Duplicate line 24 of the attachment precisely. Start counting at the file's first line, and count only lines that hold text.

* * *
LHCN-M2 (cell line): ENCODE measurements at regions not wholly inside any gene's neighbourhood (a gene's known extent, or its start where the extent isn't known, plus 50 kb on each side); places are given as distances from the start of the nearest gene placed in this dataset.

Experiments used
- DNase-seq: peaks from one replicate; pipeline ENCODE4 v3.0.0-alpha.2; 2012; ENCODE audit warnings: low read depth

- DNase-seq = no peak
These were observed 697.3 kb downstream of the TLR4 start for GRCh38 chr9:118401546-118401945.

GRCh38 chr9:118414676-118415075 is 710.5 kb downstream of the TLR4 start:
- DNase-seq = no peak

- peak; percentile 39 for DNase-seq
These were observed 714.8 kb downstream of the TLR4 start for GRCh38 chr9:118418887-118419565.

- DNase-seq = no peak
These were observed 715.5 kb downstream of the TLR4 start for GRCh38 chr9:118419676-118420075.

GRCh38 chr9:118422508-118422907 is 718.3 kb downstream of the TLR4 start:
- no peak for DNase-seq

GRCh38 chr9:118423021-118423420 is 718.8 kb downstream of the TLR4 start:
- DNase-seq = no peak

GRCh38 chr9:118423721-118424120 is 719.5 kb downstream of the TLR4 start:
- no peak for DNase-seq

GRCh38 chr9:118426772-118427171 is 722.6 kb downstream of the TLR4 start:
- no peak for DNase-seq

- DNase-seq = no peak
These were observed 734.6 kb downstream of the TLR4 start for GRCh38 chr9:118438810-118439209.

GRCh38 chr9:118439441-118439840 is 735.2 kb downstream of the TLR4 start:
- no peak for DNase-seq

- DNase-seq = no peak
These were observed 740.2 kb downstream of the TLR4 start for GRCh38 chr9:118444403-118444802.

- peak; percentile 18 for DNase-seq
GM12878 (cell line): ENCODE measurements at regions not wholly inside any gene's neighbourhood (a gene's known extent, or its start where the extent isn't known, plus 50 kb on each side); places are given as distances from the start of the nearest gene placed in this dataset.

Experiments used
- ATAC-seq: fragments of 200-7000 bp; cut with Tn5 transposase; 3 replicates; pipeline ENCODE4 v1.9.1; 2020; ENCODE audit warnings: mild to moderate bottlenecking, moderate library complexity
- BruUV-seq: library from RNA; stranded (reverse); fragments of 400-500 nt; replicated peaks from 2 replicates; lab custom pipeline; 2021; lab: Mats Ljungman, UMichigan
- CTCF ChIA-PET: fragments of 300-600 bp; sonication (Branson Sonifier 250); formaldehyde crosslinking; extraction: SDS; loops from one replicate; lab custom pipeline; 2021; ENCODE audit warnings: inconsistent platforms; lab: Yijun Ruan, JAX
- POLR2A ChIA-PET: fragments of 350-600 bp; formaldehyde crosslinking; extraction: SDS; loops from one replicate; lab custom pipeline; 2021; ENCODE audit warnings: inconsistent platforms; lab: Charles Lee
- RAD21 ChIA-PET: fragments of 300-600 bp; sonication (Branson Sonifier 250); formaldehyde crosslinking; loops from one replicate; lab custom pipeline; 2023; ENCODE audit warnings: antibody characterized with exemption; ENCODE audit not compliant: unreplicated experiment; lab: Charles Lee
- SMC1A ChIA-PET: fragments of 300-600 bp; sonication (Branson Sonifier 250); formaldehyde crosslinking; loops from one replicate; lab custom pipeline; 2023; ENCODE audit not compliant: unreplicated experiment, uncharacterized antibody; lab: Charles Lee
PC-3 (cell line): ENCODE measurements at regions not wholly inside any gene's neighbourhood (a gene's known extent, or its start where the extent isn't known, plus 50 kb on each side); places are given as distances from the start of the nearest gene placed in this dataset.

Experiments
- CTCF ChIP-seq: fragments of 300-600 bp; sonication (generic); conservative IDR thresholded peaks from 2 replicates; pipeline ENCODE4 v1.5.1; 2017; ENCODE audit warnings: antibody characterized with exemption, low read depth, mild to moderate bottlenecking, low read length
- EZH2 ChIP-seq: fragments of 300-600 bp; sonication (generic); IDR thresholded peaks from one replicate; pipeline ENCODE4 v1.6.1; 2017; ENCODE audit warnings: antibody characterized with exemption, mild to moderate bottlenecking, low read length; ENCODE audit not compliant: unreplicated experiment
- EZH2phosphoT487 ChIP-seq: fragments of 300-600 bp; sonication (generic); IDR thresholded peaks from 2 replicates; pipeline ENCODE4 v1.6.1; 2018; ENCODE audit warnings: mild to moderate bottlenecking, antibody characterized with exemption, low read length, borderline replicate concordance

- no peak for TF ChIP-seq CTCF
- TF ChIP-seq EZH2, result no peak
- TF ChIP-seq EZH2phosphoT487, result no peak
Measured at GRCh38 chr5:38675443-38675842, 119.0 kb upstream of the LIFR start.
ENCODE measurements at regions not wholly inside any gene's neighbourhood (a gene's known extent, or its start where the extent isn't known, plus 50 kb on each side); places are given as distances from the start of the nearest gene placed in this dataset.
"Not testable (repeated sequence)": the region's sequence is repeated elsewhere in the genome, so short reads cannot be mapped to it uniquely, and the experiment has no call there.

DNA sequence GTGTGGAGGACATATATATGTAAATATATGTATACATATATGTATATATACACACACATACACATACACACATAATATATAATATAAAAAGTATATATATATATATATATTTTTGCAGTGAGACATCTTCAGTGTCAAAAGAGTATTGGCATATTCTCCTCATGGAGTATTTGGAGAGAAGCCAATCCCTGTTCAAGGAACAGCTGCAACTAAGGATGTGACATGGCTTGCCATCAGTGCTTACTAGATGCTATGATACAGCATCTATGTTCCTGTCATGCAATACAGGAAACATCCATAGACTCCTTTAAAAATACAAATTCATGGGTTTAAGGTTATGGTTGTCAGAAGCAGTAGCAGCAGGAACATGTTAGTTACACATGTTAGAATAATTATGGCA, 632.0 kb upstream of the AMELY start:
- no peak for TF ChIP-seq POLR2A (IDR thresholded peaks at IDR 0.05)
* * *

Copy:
- DNase-seq = no peak